Why imposing equality backfires?
Suppose a class teacher resolves to do away with all inequality in students’ marks. So they decide to average the marks of all the students and assign that score to everyone in the class. Will that lead to a good score for everyone? No. Far from it, everyone’s score will go down.
Why? Because no one will feel sufficiently motivated to work hard enough for getting good marks. Bright students who can get high scores will think, “Even if I work hard and do well in the exam, I will just get the average score. Why bother to work hard?” And mediocre students will think, “Even if I don’t study and do poorly in the exam, I will still get the average score. Why bother to study?”
Imposed equality was tried at a national level in communist countries, with disastrous results. Attempts to redistribute wealth equally left everyone with paucity. Why? Because the whole effort presumed erroneously that wealth existed readymade, just waiting to be distributed more fairly. Actually, wealth has to be generated by human effort and ingenuity. Even if wealth comes directly from nature, as in agriculture, it still requires hard work; farming is not for the lazy. If humans are not motivated to work hard, wealth isn’t generated, and everyone ends up with less.
Put metaphorically in terms of the Bhagavad-gita (18.37), we have to go through the poison of austerity before we can get to the nectar of satisfaction. That is, we need to endure hard work before we can get abundance. Imposing equality takes away everyone’s motivation to work hard and thus wealth goes down, both individually and socially.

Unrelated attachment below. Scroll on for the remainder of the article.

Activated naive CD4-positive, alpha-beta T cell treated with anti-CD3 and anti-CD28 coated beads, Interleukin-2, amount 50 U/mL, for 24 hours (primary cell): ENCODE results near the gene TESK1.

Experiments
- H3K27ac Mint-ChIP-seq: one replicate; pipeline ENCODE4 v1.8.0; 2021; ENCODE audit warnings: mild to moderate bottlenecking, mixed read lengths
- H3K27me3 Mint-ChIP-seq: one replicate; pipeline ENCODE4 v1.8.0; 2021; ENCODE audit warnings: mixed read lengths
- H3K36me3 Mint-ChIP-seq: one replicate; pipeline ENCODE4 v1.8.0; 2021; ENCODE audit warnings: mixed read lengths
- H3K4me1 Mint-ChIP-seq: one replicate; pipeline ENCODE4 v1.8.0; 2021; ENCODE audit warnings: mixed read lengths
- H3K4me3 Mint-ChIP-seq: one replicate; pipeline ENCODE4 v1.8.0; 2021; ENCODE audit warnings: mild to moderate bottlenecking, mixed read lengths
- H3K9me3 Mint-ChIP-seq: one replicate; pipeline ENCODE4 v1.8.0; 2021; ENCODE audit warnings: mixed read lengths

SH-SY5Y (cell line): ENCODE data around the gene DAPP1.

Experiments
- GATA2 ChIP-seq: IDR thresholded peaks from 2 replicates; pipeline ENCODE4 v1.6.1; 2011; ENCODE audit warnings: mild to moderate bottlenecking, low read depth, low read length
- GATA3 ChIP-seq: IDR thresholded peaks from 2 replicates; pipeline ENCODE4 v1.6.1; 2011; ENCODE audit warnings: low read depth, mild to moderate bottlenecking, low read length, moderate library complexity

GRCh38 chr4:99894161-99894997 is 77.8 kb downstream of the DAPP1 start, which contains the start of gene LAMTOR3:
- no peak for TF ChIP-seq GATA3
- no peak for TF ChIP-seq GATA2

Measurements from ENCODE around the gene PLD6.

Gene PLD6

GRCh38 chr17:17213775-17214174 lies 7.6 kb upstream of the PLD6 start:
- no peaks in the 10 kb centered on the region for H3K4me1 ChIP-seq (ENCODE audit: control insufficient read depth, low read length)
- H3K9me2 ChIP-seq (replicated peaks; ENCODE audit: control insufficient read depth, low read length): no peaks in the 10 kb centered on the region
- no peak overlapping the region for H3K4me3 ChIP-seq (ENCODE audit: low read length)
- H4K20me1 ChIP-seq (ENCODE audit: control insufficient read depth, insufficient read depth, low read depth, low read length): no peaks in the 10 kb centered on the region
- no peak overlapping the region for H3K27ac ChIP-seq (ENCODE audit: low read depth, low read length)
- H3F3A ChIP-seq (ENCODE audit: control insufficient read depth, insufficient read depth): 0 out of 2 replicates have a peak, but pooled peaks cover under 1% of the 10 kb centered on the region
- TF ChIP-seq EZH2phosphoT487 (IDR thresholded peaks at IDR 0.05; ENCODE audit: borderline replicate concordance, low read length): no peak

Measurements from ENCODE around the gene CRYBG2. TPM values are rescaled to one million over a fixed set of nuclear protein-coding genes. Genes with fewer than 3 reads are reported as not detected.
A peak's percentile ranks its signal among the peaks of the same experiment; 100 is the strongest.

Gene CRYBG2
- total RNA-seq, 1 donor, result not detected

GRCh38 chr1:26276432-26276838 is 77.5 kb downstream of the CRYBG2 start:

If we want human society to prosper, we need to inspire people to individually take responsibility for working hard, thereby unleashing their God-given ability and creativity.
Imposing equality doesn’t lead everyone to plenty; it leads everyone to scarcity.
Think it over:
- Why does imposing equality in a classroom backfire?
- What is the misconception underlying attempts for wealth redistribution?
- How can human society prosper?
18.37: That which in the beginning may be just like poison but at the end is just like nectar and which awakens one to self-realization is said to be happiness in the mode of goodness.
To know more about this verse, please click on the image
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